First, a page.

The benefit of using the Luna Controller is latency — 17ms versus 30ms on any other input to be precise. “Cloud Direct” means the controller talks directly to Amazon’s server instead of using your computer or tablet as a middleman. For casual games, I don’t think this difference matters, but on more fast-paced, reflex heavy games, there’s a clear upside.
But still, I wonder if it’s worthwhile to put up with this controller.
The process of setting up the Luna Controller is far from ideal. To do so, you have to download a dedicated app for the controller. This makes some sense on iOS as there the method of playing Luna is a web app. On Windows, too, it’s a good method as not everyone’s computer will have the needed Bluetooth radio for connecting the controller. But having *one entire app* dedicated to what’s likely a one-time setup for this controller feels like a waste. Once you pair the controller, this app does literally nothing else! It would have been nice if Amazon at least let you view your game library from this app. Who knows, though; Luna is in the early days, and perhaps this is part of their roadmap!
Another qualm I had with the controller is just how it works. The controller doesn’t connect to Luna until you actually open a game. That means the core Luna app can’t be controlled by said controller. Also, there’s absolutely no way to know when it is and is not connected properly if you’re using anything that’s not iOS.
At one point, I tried to play GRID using the controller on my computer, and when the game loaded up, the controller was completely unresponsive. As it turns out, it was never connected! Rather, Luna was waiting for my keyboard + mouse input. On another occasion in the same game, the Luna Controller disconnected completely after I finished a race, leaving me again wondering why my inputs were being ignored. This happens far too often!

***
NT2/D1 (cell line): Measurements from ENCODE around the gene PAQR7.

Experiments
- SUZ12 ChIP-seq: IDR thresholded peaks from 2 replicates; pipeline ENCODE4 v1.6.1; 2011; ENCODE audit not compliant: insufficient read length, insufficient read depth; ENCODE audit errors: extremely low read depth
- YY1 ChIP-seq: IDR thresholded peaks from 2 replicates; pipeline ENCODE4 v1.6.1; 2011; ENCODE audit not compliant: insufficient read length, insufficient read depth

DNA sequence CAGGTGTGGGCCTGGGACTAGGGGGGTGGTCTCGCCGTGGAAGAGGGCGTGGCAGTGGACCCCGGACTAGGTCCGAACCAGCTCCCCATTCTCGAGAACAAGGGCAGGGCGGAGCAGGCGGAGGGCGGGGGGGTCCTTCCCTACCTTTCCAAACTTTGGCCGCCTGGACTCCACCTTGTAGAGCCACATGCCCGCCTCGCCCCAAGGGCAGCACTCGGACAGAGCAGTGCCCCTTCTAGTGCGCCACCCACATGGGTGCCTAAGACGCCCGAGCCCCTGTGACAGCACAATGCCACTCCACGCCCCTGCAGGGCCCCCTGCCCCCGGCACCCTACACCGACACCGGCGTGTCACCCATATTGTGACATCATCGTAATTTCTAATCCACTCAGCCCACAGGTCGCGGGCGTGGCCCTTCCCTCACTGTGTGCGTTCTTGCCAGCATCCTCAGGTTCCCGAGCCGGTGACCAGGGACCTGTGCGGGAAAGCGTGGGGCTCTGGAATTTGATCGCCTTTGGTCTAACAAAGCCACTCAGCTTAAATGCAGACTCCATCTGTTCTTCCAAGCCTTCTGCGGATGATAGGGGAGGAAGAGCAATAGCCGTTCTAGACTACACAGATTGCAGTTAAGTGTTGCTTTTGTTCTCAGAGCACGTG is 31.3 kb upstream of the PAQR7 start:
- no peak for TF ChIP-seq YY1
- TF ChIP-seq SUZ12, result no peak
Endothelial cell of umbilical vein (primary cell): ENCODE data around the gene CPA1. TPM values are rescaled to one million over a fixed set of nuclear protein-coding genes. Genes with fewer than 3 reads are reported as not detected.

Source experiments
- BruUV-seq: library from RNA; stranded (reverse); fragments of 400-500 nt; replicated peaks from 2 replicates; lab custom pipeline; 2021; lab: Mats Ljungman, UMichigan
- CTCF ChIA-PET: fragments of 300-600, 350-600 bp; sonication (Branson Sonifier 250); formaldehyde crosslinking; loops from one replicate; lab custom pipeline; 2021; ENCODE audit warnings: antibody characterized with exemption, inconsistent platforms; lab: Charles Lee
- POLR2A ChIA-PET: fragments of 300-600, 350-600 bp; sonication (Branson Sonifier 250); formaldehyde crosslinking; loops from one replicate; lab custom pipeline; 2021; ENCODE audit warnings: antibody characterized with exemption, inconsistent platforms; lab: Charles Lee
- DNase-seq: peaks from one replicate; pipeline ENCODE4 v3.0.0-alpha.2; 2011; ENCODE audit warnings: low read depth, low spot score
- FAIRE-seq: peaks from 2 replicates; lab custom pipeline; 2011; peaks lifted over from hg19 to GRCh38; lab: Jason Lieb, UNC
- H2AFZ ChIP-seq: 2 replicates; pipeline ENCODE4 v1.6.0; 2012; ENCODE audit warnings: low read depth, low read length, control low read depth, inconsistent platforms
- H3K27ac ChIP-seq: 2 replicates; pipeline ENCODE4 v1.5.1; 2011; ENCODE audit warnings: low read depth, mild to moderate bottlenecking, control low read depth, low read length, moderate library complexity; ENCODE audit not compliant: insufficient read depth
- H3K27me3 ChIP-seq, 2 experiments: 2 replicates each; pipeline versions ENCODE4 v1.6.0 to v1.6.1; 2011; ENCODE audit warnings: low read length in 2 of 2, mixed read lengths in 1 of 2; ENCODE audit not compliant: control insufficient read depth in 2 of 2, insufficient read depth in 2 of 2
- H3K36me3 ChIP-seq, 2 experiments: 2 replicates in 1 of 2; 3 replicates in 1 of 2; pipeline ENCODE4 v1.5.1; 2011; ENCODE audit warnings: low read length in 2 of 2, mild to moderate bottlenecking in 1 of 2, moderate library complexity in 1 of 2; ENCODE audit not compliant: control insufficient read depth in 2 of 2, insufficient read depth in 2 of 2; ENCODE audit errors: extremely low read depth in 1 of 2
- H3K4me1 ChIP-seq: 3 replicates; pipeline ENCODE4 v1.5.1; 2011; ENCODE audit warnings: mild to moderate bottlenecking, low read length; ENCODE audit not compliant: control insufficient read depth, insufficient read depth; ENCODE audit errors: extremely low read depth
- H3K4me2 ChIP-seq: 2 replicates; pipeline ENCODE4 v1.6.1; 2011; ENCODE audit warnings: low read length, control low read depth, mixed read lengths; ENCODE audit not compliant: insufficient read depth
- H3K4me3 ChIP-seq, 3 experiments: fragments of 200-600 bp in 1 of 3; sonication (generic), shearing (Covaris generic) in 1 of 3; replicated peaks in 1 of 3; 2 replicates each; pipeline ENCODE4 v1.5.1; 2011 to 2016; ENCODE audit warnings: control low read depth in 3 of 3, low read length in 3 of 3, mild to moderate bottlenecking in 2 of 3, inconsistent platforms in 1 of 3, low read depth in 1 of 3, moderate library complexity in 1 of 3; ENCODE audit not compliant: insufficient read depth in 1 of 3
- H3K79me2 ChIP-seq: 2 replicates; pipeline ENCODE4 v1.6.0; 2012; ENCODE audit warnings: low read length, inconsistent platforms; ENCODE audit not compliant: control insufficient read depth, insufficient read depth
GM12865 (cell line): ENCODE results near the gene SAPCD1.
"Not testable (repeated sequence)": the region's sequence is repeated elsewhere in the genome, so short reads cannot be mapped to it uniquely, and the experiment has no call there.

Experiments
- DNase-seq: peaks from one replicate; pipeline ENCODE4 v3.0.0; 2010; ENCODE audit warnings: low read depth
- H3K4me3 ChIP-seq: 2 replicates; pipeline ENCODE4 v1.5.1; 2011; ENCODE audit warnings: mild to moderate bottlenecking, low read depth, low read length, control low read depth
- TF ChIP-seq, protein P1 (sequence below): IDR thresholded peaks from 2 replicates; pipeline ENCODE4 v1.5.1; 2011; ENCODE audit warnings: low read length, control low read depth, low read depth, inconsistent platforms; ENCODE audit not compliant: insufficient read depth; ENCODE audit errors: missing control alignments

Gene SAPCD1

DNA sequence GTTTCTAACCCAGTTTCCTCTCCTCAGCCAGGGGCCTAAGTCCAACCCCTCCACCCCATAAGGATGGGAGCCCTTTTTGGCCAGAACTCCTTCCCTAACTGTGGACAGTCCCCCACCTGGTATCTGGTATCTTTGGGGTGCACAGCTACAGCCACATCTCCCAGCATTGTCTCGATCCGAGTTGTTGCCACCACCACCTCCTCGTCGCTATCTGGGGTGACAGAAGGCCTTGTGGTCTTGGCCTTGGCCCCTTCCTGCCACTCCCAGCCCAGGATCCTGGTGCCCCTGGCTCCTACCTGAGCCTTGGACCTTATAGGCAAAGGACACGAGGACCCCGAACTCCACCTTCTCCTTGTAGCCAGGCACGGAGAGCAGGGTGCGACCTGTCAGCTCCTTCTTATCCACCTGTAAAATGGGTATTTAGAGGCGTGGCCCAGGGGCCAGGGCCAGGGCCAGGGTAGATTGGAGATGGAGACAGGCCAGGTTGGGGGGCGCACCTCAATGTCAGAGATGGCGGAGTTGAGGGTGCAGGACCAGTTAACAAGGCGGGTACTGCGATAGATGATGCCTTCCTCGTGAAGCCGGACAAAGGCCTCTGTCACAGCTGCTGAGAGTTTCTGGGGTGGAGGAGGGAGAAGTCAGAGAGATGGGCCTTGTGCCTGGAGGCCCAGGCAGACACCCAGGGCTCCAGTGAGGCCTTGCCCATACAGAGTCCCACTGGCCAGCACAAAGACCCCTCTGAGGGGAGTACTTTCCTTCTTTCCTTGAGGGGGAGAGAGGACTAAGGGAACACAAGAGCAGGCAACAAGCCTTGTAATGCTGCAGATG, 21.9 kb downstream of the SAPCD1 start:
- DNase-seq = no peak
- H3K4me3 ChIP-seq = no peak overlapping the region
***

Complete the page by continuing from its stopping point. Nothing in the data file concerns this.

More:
My biggest problem with Luna right now is that it’s just… confusing. I understand why most gaming services lack iOS support — Apple is purposely making it very annoying. Yet, Amazon took the time and route to find a solution, and I commend them for it! However, why doesn’t it work on Android? There are almost no roadblocks to getting Luna running on Android. To skip that at launch is… well, it’s kind of dumb!
Further, I hate that the Amazon Luna web app is buried inside of Amazon’s website. It works, sure, but it takes longer to access, and there’s not even a Progressive Web App. When I’m trying to play games on Luna, the absolute last thing I want is to see deals and my orders at the top of the screen.
Speaking of things I don’t want to see — Amazon of course put ads inside of Luna. When you launch a game, a big old ad for the Luna Controller shows at the bottom of the screen. Intrusive? Could argue either way. Out of place on a paid service? Undeniably so. Right now, the only ad you’ll see on Luna is for the controller, but the “Sponsored” tag right above it tells me that Amazon absolutely has plans to put real ads on this service.
Beyond that, though, there are a ton of other things I could complain about. There’s no multiplayer. There are no achievements. You can’t use a controller to interact with the library or UI. The list goes on. Right now, Luna is bare-bones, but Amazon can get away with that thanks to the Early Access label slapped on the service currently. Had they lacked that, I think Amazon would have been ridiculed far beyond what Stadia has ever had. Clearly, they learned from Google’s mistakes.
Where will it go from here?
Amazon Luna is a different take on cloud gaming from everything that’s already out there. It’s truly the Netflix of games, and that’s great! I think Amazon has the best streaming tech on this side of Stadia, but the service as a whole has rough edges — just like everyone else. The game library needs time to fill out. Core features like multiplayer desperately need to be added. The whole controller mess needs to go back to the drawing board.
Despite all of that, though, I think Luna is starting in a good place. The streaming tech is the most important part of a service like this, and Amazon got it completely right. Personally, I prefer Stadia’s model at this point, but Luna is going to attract its fair share of gamers too. Plus, the good thing about cloud gaming is that we’re never locked to just one option. I’m deep in Stadia, but I’ll gladly keep using Luna if the platform gives me a reason to.